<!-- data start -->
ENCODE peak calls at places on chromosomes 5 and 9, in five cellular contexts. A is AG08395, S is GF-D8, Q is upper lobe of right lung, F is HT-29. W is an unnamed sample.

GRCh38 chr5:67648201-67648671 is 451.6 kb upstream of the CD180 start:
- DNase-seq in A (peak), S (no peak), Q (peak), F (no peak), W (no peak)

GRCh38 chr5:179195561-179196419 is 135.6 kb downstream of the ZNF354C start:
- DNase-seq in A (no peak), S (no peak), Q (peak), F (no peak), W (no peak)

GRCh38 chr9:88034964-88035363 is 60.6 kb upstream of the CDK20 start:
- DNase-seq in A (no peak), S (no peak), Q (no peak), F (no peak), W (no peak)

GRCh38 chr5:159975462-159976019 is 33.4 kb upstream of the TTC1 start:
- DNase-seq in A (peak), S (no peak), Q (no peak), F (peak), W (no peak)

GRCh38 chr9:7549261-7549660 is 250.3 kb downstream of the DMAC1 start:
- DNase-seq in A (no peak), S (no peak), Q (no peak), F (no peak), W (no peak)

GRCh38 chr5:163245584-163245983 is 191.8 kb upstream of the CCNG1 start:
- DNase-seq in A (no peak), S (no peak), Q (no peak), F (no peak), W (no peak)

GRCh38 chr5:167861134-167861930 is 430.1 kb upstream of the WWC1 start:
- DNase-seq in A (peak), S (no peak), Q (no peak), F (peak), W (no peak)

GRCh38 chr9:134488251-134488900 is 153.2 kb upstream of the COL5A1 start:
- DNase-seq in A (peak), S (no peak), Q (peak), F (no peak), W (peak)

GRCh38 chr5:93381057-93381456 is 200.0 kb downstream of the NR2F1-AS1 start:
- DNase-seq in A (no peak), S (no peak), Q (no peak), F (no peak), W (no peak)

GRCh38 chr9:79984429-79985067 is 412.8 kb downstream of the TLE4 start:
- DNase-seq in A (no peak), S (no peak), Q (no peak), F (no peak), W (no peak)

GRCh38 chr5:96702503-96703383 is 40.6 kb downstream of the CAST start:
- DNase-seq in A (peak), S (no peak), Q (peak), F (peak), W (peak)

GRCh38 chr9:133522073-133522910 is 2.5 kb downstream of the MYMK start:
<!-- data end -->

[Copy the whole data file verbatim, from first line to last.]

ENCODE peak calls at places on chromosomes 5 and 9, in five cellular contexts. A is AG08395, S is GF-D8, Q is upper lobe of right lung, F is HT-29. W is an unnamed sample.

GRCh38 chr5:67648201-67648671 is 451.6 kb upstream of the CD180 start:
- DNase-seq in A (peak), S (no peak), Q (peak), F (no peak), W (no peak)

GRCh38 chr5:179195561-179196419 is 135.6 kb downstream of the ZNF354C start:
- DNase-seq in A (no peak), S (no peak), Q (peak), F (no peak), W (no peak)

GRCh38 chr9:88034964-88035363 is 60.6 kb upstream of the CDK20 start:
- DNase-seq in A (no peak), S (no peak), Q (no peak), F (no peak), W (no peak)

GRCh38 chr5:159975462-159976019 is 33.4 kb upstream of the TTC1 start:
- DNase-seq in A (peak), S (no peak), Q (no peak), F (peak), W (no peak)

GRCh38 chr9:7549261-7549660 is 250.3 kb downstream of the DMAC1 start:
- DNase-seq in A (no peak), S (no peak), Q (no peak), F (no peak), W (no peak)

GRCh38 chr5:163245584-163245983 is 191.8 kb upstream of the CCNG1 start:
- DNase-seq in A (no peak), S (no peak), Q (no peak), F (no peak), W (no peak)

GRCh38 chr5:167861134-167861930 is 430.1 kb upstream of the WWC1 start:
- DNase-seq in A (peak), S (no peak), Q (no peak), F (peak), W (no peak)

GRCh38 chr9:134488251-134488900 is 153.2 kb upstream of the COL5A1 start:
- DNase-seq in A (peak), S (no peak), Q (peak), F (no peak), W (peak)

GRCh38 chr5:93381057-93381456 is 200.0 kb downstream of the NR2F1-AS1 start:
- DNase-seq in A (no peak), S (no peak), Q (no peak), F (no peak), W (no peak)

GRCh38 chr9:79984429-79985067 is 412.8 kb downstream of the TLE4 start:
- DNase-seq in A (no peak), S (no peak), Q (no peak), F (no peak), W (no peak)

GRCh38 chr5:96702503-96703383 is 40.6 kb downstream of the CAST start:
- DNase-seq in A (peak), S (no peak), Q (peak), F (peak), W (peak)

GRCh38 chr9:133522073-133522910 is 2.5 kb downstream of the MYMK start: